In the second half, it was all Ravens. The game’s lone third quarter score was a five-yard touchdown pass from Flacco to Pitta, and the Ravens led 14-13 heading into the final quarter. In the first play of the final quarter, Flacco threw a three-yard touchdown pass to Boldin, giving the Ravens a 21-13 lead.

After Patriots running back Steven Ridley fumbled the ball, the Ravens scored yet another touchdown, once again a Flacco/Boldin connection. With 11:13 remaining in the game, the Patriots were down by two scores. The Patriots swiftly got the ball into Raven’s territory, but on fourth down at the Ravens 19, Brady’s pass to Deion Branch fell short, and the Patriots turned it over on downs. The Patriots defense quickly forced a three-and-out.

And then, Brady imploded. After completing a 36-yard pass to Wes Welker, Brady threw an ill-fated interception to Dannell Ellerbe. The Ravens chewed up nearly five minutes of clock, and by the time the Patriots got the ball back, their chances of pulling a comeback off were very slim. However, with just over a minute remaining, Brady’s pass to Brandon Lloyd was picked off by Cary Williams in the endzone, and the game was over. Yet again, the Patriots fell short in the playoffs, as the Ravens went on to win Super Bowl 47, one of the best Super Bowls in NFL history.

Raven’s 2014 season recap to date:

This year, both teams have had ups and downs. The Ravens began the season with a 5-2 mark, highlighted by a 26-6 home win over the Pittsburgh Steelers, a 38-10 win over the Carolina Panthers, and two other blowout wins over NFC South teams.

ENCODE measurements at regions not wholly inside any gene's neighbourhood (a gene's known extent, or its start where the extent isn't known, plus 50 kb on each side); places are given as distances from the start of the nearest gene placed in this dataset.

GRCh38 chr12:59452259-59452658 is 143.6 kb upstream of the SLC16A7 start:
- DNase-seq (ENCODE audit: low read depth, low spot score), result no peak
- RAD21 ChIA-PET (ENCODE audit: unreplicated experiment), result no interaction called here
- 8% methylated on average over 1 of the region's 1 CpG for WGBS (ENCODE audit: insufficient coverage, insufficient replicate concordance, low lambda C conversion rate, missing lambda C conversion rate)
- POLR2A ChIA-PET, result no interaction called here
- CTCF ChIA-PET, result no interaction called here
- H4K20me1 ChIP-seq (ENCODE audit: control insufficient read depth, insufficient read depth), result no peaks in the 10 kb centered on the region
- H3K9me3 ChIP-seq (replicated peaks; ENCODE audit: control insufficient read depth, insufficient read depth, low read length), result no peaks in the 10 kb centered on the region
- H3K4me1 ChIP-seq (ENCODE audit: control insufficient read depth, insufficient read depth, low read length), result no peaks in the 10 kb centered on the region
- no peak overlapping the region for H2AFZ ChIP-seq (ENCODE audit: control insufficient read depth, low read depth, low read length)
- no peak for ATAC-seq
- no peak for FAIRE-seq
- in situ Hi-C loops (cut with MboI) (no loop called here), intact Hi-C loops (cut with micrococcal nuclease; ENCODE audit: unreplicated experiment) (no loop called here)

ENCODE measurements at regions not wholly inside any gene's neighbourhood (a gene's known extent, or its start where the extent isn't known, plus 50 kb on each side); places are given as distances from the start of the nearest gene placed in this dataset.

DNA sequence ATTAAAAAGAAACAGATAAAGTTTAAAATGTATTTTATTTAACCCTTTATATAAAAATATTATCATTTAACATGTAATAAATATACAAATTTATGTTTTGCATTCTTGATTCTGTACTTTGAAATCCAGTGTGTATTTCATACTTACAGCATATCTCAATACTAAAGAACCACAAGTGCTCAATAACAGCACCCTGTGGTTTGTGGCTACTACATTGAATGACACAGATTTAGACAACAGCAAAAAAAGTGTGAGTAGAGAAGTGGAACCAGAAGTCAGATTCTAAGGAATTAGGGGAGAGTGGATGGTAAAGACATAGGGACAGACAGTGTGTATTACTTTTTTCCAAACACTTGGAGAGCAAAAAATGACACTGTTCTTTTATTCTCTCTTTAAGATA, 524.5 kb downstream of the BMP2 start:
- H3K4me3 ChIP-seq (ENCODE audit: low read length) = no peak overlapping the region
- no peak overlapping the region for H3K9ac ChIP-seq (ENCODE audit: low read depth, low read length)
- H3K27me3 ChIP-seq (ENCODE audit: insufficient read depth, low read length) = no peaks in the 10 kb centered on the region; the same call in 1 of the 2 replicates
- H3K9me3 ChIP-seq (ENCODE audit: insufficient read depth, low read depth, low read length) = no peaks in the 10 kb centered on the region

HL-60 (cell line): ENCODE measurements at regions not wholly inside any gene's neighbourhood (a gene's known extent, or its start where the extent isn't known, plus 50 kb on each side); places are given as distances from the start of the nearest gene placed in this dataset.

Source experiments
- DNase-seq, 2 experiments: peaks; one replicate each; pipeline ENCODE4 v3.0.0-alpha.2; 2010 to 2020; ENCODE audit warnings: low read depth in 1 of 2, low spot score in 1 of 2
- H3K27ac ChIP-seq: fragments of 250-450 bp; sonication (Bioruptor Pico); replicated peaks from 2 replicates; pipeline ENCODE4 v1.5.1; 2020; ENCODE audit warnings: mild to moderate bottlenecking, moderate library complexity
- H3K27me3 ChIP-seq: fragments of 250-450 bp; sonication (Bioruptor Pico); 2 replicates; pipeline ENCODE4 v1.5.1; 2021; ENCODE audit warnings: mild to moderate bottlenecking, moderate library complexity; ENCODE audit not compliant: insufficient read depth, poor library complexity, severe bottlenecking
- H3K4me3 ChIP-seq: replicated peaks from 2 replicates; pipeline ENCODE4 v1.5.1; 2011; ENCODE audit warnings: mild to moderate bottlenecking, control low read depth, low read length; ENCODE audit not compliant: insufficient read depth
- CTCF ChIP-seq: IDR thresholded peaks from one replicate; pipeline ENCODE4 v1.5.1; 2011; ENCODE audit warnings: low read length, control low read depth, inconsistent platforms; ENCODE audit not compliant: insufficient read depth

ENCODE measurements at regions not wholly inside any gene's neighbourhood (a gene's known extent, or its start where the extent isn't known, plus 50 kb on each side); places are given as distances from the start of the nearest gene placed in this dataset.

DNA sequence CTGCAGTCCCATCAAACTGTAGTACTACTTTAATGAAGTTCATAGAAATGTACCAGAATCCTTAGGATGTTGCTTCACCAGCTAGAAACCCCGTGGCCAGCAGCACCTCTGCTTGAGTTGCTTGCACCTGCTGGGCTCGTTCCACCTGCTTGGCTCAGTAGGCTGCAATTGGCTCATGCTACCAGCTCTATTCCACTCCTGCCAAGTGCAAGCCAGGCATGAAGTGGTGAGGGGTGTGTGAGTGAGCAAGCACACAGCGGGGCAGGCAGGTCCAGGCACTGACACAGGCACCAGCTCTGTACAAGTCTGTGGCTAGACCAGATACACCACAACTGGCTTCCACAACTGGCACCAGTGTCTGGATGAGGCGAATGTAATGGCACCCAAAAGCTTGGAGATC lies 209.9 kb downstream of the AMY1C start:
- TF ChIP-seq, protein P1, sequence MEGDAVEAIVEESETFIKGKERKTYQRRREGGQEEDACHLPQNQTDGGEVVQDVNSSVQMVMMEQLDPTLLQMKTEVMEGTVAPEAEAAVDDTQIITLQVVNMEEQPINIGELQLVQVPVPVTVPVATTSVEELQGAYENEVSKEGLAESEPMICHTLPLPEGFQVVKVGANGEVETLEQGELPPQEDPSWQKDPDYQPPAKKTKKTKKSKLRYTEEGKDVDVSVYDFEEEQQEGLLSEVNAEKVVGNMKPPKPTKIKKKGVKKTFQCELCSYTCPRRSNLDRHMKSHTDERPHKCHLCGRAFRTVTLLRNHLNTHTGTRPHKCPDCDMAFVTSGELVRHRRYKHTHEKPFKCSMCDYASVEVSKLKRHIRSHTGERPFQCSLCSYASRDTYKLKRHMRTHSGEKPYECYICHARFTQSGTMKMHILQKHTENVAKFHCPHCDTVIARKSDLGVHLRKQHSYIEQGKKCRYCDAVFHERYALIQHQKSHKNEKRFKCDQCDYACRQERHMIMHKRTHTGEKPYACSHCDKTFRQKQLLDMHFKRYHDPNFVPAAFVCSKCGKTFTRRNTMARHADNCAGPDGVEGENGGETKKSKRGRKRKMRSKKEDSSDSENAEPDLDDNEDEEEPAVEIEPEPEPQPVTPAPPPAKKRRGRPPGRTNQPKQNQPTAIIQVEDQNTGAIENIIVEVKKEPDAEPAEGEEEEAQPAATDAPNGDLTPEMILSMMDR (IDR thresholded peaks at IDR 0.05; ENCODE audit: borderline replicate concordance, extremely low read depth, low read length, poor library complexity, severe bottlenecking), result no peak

Since then, the team has been up and down. In Week 8, they lost a heartbreaker in CIncinnati by a score of 27-24, before getting blown out 43-23 in Pittsburgh. They won 21-7 against the hapless Tennessee Titans, and after having a bye week in Week 11, won 34-27 in New Orleans on Monday Night Football.

Heading into Week 13, the Ravens looked like they were going to easily make the playoffs. And for most of their Week 13 game against the San Diego Chargers, things looked to be just that way. However, the Chargers hung around, and despite leading by 10 with under four minutes remaining, found a way to lose 34-33.

All of a sudden, the Ravens’ chances got murky, and they needed to essentially win out to ensure an eventual playoff berth. They had better chances than many other teams, but nothing was a guarantee. They took care of business at Miami, winning 28-13 after training 10-0 after the first quarter. They then won 20-12 against the Jacksonville Jaguars, before calamity struck.

Despite knowing that a win in Houston in Week 16 would basically give them a playoff spot, the Ravens hit rock bottom in the regular season’s penultimate week. They mustered just 31 yards of offense in the first half, and Joe Flacco was downright horrendous during it. He completed just three of eighteen pass attempts, for 27 yards and two interceptions, as the team trailed 16-0.

The Ravens played better in the second half, but still lost 25-13. Flacco finished 21-o-50 for 195 yards, two scores, and three interceptions. Running back Justin Forcett, who finally broke out this season, mustered up just 19 yards on 10 carries. Ultimately, they needed a Week 17 win against Cleveland, along with Chargers loss at Kansas City.